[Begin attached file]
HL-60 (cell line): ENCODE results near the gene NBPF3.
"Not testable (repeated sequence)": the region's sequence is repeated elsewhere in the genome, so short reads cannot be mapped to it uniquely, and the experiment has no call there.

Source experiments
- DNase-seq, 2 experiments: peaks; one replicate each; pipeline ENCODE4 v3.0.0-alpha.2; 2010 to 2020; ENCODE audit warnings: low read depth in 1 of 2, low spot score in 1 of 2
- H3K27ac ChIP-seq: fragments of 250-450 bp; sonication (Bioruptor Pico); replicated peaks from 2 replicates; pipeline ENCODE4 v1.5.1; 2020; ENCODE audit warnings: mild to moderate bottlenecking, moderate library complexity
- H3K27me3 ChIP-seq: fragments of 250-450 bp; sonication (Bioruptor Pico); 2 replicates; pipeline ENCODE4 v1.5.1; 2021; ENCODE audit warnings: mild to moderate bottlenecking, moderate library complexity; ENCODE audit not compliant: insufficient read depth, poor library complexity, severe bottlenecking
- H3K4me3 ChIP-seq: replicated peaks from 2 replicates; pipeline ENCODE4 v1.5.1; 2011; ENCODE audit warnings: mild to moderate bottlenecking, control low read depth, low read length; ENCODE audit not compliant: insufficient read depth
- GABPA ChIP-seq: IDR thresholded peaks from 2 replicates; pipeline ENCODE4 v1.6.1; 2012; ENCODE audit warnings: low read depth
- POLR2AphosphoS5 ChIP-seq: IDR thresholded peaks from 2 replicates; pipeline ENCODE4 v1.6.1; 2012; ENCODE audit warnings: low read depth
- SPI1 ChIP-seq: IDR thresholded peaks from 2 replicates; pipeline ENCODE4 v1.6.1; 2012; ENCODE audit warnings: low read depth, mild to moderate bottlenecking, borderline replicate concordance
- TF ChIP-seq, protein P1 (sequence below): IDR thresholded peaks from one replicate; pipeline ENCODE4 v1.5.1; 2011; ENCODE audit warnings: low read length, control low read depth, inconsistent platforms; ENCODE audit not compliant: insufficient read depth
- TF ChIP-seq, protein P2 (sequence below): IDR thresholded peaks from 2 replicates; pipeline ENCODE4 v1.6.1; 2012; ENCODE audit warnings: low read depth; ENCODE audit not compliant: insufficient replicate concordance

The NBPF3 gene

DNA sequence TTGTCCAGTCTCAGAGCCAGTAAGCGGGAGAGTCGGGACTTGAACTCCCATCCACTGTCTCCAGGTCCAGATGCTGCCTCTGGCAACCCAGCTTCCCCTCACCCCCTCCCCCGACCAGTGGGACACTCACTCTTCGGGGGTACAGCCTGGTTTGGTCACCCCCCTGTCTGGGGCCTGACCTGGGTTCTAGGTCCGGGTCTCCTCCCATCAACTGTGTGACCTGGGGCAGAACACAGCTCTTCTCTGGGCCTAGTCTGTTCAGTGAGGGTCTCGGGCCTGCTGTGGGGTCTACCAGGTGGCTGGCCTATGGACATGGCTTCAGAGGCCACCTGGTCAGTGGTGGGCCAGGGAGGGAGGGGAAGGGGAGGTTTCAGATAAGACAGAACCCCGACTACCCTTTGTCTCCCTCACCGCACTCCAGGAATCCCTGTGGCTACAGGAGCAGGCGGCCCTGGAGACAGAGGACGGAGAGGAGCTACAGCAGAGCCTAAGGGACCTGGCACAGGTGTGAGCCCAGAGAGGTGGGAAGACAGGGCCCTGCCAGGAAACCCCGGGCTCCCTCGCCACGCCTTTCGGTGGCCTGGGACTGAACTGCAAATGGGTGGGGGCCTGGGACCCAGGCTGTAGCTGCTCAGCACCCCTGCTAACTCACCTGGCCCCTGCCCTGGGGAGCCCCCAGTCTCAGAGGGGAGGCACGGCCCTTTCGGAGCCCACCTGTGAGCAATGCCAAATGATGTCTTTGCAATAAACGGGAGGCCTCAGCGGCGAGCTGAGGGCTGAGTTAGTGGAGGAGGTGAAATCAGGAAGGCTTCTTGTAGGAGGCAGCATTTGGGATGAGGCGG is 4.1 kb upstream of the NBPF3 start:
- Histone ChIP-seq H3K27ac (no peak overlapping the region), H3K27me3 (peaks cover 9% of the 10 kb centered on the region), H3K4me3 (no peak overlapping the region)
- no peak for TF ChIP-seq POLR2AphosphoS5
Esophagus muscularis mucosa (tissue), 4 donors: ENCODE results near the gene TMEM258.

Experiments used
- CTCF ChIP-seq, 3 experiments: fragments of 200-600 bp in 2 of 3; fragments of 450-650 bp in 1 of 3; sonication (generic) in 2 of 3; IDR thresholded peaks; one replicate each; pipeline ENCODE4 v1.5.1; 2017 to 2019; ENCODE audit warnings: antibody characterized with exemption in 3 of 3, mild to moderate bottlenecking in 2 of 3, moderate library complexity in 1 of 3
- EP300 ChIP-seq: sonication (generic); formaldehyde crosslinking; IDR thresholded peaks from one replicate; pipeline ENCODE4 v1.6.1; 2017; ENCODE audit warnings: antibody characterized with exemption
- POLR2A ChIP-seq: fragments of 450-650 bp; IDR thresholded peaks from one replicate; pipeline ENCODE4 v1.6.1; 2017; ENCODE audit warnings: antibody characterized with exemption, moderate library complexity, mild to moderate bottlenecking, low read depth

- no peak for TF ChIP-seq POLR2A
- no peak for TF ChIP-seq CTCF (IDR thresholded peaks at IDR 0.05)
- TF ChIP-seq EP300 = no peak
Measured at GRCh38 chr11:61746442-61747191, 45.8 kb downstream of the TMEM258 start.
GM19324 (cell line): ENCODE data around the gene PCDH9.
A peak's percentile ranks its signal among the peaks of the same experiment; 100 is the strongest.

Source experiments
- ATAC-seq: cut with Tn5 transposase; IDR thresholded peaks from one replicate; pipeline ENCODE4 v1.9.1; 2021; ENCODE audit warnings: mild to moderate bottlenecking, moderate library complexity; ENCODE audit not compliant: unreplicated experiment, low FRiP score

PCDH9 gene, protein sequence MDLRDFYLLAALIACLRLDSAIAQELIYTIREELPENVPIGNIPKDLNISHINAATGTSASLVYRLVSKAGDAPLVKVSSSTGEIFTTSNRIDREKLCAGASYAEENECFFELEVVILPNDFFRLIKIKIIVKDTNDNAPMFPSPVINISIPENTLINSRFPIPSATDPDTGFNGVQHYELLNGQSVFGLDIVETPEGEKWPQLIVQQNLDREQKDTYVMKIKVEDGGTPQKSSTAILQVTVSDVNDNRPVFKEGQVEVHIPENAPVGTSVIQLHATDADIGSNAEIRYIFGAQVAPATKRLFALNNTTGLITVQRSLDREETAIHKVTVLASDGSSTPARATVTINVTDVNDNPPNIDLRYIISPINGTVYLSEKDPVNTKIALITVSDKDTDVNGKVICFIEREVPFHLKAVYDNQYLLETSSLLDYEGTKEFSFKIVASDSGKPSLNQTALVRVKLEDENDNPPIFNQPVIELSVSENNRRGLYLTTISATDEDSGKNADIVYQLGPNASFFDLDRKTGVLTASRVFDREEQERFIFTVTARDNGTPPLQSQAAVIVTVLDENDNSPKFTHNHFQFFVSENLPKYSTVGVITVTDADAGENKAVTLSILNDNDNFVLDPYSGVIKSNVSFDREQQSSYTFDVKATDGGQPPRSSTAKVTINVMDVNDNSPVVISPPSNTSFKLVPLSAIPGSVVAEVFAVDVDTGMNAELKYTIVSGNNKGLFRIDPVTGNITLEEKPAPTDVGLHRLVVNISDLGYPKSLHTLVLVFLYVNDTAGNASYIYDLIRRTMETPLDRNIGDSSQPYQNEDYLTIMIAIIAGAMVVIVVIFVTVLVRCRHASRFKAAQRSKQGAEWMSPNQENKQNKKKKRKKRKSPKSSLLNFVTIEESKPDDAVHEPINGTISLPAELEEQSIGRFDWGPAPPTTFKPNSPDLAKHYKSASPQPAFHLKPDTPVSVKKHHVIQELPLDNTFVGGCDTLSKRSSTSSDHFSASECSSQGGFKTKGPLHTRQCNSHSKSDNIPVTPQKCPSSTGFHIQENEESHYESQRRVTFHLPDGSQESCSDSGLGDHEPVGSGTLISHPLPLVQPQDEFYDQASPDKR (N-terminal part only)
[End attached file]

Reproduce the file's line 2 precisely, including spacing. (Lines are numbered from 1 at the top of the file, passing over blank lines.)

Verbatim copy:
"Not testable (repeated sequence)": the region's sequence is repeated elsewhere in the genome, so short reads cannot be mapped to it uniquely, and the experiment has no call there.